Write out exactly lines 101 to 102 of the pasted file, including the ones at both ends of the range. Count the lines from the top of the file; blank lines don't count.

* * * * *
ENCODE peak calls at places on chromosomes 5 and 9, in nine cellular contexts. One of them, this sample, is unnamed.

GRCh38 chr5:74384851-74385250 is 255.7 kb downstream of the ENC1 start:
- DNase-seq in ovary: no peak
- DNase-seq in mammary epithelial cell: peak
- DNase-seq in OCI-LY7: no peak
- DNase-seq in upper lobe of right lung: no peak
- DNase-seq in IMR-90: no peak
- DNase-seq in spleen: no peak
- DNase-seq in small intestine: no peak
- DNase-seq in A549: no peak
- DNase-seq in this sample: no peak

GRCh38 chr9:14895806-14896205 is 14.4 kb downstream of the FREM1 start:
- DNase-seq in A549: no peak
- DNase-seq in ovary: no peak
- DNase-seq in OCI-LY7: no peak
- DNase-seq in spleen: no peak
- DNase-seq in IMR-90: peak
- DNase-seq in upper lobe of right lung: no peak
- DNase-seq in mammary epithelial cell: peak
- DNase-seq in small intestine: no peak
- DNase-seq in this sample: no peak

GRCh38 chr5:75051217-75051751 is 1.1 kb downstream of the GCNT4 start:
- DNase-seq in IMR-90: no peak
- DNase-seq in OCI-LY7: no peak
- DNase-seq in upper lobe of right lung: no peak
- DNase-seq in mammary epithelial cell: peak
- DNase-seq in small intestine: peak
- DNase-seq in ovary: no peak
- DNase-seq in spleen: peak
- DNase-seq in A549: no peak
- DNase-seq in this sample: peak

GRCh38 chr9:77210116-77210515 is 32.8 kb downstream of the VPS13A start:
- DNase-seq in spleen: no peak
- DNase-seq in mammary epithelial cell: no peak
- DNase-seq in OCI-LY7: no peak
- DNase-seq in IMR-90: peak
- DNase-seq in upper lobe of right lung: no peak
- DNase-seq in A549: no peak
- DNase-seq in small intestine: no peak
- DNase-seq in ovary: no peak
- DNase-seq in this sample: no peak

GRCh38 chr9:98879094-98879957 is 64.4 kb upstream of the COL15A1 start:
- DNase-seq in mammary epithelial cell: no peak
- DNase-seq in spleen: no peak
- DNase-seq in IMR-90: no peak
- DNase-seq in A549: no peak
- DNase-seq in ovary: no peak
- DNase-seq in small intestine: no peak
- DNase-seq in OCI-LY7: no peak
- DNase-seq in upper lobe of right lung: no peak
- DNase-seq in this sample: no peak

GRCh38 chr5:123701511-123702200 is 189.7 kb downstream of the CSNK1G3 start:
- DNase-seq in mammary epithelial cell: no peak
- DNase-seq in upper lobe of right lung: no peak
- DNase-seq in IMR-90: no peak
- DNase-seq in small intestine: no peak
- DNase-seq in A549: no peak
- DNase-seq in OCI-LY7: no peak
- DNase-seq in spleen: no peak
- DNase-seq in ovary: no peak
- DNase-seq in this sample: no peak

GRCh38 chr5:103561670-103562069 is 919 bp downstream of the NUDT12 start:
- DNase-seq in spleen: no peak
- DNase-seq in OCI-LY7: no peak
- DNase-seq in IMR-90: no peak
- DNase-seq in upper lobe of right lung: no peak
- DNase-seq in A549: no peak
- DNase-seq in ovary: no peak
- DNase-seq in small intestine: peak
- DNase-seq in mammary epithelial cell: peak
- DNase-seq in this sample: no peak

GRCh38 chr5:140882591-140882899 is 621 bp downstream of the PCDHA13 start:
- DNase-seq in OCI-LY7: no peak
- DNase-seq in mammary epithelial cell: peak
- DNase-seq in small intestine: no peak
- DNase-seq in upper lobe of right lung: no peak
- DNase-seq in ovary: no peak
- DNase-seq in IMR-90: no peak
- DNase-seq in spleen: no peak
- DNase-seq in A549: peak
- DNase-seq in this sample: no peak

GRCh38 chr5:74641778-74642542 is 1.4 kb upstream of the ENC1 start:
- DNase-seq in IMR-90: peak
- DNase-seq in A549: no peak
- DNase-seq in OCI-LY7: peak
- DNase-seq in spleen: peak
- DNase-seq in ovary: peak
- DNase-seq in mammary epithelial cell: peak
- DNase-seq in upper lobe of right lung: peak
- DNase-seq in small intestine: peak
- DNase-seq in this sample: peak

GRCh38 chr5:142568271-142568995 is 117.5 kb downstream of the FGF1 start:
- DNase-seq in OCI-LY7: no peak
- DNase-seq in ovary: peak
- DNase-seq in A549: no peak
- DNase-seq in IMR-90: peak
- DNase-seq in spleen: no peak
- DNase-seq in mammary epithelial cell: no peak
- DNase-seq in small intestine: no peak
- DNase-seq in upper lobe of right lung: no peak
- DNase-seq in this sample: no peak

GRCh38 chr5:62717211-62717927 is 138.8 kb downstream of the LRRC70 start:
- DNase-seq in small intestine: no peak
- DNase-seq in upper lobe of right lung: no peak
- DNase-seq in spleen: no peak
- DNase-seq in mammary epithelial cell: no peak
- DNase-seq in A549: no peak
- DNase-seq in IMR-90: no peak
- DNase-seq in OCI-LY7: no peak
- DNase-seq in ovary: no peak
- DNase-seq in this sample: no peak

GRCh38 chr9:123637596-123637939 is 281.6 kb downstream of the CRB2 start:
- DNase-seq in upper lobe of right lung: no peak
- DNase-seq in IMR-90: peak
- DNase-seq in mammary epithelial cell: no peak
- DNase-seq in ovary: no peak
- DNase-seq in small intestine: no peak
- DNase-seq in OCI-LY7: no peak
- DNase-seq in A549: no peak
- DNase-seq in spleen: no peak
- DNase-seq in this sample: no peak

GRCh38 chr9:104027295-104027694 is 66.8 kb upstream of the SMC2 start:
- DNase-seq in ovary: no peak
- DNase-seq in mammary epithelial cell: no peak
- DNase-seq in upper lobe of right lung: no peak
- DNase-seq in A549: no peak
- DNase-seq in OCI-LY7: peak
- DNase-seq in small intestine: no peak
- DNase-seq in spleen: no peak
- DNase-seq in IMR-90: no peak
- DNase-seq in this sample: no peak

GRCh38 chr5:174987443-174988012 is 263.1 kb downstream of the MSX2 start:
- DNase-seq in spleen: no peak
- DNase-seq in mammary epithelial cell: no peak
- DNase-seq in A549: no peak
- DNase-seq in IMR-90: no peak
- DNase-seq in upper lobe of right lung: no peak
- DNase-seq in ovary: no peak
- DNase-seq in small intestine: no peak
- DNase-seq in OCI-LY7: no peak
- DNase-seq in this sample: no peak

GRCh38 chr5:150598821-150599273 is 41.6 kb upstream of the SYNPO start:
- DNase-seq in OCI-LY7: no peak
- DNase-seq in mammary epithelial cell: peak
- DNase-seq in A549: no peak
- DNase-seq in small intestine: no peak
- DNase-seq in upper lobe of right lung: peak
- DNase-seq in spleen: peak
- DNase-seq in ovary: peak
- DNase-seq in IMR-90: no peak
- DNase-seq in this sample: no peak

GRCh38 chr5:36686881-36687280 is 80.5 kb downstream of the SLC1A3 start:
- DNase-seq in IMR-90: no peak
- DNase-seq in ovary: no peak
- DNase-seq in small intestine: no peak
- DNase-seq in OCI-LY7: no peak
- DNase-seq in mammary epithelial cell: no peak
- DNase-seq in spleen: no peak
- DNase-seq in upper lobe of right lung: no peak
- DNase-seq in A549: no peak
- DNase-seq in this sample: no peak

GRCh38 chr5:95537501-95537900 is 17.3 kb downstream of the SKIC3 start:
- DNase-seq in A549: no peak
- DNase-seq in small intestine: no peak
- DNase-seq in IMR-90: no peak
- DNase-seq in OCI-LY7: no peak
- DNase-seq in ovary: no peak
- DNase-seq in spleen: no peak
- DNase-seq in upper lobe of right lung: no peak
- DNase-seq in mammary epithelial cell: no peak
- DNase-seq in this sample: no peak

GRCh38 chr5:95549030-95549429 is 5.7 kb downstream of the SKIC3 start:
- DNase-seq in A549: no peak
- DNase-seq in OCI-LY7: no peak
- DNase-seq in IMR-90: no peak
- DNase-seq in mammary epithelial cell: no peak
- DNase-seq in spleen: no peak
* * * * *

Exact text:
- DNase-seq in this sample: no peak

GRCh38 chr5:62717211-62717927 is 138.8 kb downstream of the LRRC70 start: